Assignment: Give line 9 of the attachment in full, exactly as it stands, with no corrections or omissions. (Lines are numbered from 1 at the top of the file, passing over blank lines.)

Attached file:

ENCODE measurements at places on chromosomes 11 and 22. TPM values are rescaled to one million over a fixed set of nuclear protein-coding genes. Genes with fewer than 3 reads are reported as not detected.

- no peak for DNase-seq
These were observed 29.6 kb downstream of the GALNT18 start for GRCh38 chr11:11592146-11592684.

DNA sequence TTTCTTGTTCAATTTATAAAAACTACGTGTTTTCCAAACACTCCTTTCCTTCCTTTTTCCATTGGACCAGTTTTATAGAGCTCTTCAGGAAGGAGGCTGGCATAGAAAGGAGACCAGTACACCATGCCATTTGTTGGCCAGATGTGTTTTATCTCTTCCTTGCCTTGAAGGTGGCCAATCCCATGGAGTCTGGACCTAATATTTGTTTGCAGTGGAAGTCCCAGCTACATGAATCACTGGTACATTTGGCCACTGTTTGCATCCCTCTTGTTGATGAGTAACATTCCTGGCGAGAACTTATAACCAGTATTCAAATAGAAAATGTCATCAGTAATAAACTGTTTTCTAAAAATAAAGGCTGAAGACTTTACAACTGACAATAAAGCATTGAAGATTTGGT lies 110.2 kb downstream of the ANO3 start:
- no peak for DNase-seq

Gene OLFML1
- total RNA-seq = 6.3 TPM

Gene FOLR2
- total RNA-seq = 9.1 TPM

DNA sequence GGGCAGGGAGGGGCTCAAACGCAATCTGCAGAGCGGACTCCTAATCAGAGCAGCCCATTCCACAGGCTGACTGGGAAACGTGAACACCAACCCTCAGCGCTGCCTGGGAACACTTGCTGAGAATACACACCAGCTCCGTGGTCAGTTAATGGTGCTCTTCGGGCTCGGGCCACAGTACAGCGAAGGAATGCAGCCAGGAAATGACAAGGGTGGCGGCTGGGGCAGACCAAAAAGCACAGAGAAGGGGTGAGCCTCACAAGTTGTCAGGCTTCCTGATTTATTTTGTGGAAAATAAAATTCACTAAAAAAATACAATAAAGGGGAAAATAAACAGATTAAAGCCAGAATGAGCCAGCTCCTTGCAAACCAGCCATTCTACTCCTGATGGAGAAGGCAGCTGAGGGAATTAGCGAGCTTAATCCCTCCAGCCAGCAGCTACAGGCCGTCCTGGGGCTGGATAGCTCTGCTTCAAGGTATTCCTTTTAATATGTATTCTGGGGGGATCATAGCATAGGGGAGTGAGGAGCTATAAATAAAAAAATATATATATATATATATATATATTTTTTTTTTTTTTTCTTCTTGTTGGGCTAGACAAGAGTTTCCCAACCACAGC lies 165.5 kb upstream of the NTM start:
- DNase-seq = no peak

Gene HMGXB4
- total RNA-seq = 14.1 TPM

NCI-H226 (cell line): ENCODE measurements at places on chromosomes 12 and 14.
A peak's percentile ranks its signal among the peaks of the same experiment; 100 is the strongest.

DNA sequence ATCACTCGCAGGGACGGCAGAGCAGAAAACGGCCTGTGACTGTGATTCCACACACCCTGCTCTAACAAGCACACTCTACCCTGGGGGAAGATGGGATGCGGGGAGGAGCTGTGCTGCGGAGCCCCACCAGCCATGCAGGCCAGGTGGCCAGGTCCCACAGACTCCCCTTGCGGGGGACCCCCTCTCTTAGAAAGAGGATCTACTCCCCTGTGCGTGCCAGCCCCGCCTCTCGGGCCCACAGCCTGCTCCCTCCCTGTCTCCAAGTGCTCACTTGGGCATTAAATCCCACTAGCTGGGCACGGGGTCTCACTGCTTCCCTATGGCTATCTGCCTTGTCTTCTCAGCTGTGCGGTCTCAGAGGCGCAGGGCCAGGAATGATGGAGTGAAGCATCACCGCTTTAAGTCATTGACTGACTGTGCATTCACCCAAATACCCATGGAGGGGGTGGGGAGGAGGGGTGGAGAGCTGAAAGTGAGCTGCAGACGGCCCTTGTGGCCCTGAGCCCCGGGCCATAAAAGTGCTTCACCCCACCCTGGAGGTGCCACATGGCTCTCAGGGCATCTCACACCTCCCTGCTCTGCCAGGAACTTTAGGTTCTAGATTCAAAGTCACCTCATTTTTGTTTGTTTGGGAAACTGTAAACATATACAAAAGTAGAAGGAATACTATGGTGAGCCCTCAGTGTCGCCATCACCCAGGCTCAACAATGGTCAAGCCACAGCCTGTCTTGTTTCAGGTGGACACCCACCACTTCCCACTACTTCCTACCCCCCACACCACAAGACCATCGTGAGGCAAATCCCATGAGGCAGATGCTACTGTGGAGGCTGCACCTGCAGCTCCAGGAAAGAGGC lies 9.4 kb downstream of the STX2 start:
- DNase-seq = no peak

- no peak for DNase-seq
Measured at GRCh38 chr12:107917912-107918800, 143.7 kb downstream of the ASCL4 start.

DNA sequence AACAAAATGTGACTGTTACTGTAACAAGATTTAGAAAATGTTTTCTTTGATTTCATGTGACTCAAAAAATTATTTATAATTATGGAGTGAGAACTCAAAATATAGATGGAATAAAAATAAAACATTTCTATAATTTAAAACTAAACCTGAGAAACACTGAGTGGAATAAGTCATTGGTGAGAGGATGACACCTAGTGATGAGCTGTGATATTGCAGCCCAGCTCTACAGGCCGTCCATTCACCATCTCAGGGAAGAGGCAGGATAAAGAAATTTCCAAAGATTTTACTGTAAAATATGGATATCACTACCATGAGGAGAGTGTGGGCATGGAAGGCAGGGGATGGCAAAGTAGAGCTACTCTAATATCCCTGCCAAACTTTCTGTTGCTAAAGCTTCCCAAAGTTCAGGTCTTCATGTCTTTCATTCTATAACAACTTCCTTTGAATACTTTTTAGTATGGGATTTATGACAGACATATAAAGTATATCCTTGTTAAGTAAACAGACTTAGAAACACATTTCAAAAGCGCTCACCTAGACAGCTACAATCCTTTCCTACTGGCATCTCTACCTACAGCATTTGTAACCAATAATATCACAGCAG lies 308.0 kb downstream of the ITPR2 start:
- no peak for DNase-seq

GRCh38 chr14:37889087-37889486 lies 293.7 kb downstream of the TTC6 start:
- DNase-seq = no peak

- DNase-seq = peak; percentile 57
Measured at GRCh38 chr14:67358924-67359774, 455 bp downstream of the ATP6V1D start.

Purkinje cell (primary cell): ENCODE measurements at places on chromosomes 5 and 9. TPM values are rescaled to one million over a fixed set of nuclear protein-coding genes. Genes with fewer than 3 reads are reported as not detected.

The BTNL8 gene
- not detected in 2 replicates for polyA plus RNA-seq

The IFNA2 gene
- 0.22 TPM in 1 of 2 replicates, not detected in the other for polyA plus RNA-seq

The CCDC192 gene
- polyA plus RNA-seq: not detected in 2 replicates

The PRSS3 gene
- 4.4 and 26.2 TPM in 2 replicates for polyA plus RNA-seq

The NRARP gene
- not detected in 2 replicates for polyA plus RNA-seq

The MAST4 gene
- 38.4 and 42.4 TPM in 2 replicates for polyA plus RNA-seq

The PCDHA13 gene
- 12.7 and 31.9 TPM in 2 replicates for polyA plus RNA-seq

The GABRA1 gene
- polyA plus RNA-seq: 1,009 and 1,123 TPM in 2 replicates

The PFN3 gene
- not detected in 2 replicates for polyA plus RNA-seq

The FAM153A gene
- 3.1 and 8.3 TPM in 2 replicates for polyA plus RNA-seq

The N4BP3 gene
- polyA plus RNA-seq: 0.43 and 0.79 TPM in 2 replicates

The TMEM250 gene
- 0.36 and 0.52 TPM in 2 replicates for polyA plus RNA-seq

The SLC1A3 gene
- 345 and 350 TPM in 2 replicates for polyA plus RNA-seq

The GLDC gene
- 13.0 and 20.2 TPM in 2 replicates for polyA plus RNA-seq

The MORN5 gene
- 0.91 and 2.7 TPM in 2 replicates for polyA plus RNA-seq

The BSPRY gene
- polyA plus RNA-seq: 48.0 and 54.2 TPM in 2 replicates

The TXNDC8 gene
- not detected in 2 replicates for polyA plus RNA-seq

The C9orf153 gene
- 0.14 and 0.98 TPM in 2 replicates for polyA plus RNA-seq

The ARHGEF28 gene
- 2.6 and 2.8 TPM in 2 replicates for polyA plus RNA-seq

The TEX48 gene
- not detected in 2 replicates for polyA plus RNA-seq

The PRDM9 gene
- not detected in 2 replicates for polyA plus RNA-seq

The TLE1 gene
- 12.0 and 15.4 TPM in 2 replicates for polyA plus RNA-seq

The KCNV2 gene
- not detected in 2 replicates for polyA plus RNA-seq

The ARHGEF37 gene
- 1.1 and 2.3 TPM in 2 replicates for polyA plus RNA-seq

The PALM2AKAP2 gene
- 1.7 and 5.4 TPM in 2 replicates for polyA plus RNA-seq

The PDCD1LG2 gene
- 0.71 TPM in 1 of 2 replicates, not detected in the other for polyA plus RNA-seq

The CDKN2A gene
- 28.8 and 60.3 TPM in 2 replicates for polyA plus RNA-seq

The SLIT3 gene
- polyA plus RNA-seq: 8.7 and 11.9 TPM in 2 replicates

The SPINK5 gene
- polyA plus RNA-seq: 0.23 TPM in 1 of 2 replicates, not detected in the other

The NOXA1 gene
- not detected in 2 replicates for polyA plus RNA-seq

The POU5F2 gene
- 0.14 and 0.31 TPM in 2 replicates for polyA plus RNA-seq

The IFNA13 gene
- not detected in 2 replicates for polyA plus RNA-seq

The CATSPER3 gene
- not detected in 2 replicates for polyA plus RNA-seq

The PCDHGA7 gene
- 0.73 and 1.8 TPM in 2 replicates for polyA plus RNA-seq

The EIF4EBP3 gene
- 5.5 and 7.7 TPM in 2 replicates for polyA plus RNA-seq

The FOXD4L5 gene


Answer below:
- total RNA-seq = 9.1 TPM